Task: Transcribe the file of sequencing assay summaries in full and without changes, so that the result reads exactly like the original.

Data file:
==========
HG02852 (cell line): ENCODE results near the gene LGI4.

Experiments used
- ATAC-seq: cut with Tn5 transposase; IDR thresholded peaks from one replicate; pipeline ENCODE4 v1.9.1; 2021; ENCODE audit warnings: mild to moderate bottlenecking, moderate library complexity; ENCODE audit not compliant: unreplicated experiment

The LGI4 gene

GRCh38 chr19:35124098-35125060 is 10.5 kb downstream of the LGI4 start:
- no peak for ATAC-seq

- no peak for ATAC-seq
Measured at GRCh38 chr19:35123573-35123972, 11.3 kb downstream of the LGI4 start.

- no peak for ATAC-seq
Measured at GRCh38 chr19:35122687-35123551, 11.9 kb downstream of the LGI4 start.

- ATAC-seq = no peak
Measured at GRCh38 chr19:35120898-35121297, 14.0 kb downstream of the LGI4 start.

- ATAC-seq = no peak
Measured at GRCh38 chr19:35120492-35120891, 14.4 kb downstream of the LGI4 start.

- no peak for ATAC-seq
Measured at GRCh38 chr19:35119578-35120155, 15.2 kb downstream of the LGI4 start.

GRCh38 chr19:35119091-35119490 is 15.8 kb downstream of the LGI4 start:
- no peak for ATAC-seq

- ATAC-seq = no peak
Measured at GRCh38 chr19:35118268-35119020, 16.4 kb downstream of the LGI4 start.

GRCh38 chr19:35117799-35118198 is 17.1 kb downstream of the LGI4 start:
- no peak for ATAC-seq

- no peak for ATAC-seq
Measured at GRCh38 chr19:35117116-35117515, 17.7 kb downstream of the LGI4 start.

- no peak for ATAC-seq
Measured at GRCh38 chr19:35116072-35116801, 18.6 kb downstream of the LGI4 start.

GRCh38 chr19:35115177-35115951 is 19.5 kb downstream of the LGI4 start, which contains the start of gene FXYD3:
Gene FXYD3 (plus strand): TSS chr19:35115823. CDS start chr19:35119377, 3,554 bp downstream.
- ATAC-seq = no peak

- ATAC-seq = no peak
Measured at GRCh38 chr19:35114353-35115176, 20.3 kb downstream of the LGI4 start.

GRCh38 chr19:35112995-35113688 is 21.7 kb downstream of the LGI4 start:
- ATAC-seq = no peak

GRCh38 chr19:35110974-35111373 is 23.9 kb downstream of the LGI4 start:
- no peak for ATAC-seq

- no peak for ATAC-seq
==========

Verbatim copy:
HG02852 (cell line): ENCODE results near the gene LGI4.

Experiments used
- ATAC-seq: cut with Tn5 transposase; IDR thresholded peaks from one replicate; pipeline ENCODE4 v1.9.1; 2021; ENCODE audit warnings: mild to moderate bottlenecking, moderate library complexity; ENCODE audit not compliant: unreplicated experiment

The LGI4 gene

GRCh38 chr19:35124098-35125060 is 10.5 kb downstream of the LGI4 start:
- no peak for ATAC-seq

- no peak for ATAC-seq
Measured at GRCh38 chr19:35123573-35123972, 11.3 kb downstream of the LGI4 start.

- no peak for ATAC-seq
Measured at GRCh38 chr19:35122687-35123551, 11.9 kb downstream of the LGI4 start.

- ATAC-seq = no peak
Measured at GRCh38 chr19:35120898-35121297, 14.0 kb downstream of the LGI4 start.

- ATAC-seq = no peak
Measured at GRCh38 chr19:35120492-35120891, 14.4 kb downstream of the LGI4 start.

- no peak for ATAC-seq
Measured at GRCh38 chr19:35119578-35120155, 15.2 kb downstream of the LGI4 start.

GRCh38 chr19:35119091-35119490 is 15.8 kb downstream of the LGI4 start:
- no peak for ATAC-seq

- ATAC-seq = no peak
Measured at GRCh38 chr19:35118268-35119020, 16.4 kb downstream of the LGI4 start.

GRCh38 chr19:35117799-35118198 is 17.1 kb downstream of the LGI4 start:
- no peak for ATAC-seq

- no peak for ATAC-seq
Measured at GRCh38 chr19:35117116-35117515, 17.7 kb downstream of the LGI4 start.

- no peak for ATAC-seq
Measured at GRCh38 chr19:35116072-35116801, 18.6 kb downstream of the LGI4 start.

GRCh38 chr19:35115177-35115951 is 19.5 kb downstream of the LGI4 start, which contains the start of gene FXYD3:
Gene FXYD3 (plus strand): TSS chr19:35115823. CDS start chr19:35119377, 3,554 bp downstream.
- ATAC-seq = no peak

- ATAC-seq = no peak
Measured at GRCh38 chr19:35114353-35115176, 20.3 kb downstream of the LGI4 start.

GRCh38 chr19:35112995-35113688 is 21.7 kb downstream of the LGI4 start:
- ATAC-seq = no peak

GRCh38 chr19:35110974-35111373 is 23.9 kb downstream of the LGI4 start:
- no peak for ATAC-seq

- no peak for ATAC-seq